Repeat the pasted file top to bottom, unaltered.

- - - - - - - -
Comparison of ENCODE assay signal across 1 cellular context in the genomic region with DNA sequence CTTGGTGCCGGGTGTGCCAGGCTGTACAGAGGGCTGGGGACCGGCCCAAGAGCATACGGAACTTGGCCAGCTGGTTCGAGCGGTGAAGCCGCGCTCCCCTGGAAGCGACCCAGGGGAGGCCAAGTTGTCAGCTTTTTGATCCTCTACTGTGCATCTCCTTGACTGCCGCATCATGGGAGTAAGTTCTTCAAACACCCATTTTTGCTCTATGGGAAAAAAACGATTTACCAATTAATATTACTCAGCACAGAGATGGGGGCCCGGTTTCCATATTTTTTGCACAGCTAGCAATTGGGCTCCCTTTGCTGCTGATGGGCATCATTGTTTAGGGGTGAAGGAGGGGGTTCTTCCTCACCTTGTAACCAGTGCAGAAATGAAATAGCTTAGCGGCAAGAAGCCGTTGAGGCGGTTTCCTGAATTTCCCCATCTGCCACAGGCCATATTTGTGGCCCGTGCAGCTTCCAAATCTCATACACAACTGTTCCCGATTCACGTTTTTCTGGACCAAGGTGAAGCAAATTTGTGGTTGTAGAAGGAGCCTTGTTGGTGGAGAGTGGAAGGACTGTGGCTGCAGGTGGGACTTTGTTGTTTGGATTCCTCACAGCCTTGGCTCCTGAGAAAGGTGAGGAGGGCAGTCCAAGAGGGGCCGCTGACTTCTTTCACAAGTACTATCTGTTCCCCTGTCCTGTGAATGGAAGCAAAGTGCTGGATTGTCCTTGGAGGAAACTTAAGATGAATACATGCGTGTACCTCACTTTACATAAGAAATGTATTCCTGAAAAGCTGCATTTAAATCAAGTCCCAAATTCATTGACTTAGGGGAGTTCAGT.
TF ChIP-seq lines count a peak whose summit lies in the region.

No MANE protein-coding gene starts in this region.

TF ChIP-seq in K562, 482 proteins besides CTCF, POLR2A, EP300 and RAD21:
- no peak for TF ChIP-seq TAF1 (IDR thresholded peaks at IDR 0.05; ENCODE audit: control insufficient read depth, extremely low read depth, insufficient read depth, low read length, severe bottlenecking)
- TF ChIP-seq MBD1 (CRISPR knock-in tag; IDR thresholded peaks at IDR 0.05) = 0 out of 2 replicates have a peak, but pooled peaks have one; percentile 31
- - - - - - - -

Comparison of ENCODE assay signal across 1 cellular context in the genomic region with DNA sequence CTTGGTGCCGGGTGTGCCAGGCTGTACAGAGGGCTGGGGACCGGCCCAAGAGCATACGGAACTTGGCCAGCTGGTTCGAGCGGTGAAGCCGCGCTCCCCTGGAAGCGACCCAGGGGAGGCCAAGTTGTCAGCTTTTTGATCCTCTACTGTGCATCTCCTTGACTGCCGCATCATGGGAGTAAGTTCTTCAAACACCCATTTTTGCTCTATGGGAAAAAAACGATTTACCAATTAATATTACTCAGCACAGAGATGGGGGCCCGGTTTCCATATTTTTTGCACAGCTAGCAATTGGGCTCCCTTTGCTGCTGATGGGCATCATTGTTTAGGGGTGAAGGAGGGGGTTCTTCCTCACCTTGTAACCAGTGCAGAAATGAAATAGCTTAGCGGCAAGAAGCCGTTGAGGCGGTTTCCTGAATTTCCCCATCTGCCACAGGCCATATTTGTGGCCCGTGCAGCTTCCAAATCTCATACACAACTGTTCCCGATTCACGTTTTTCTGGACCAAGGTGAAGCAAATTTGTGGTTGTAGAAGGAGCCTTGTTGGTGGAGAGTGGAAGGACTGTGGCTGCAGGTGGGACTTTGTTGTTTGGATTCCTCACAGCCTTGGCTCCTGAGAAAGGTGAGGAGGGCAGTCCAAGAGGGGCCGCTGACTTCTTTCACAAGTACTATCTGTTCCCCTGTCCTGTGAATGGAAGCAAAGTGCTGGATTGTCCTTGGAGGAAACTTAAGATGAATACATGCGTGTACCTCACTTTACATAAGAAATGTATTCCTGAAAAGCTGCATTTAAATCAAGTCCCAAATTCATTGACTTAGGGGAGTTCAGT.
TF ChIP-seq lines count a peak whose summit lies in the region.

No MANE protein-coding gene starts in this region.

TF ChIP-seq in K562, 482 proteins besides CTCF, POLR2A, EP300 and RAD21:
- no peak for TF ChIP-seq TAF1 (IDR thresholded peaks at IDR 0.05; ENCODE audit: control insufficient read depth, extremely low read depth, insufficient read depth, low read length, severe bottlenecking)
- TF ChIP-seq MBD1 (CRISPR knock-in tag; IDR thresholded peaks at IDR 0.05) = 0 out of 2 replicates have a peak, but pooled peaks have one; percentile 31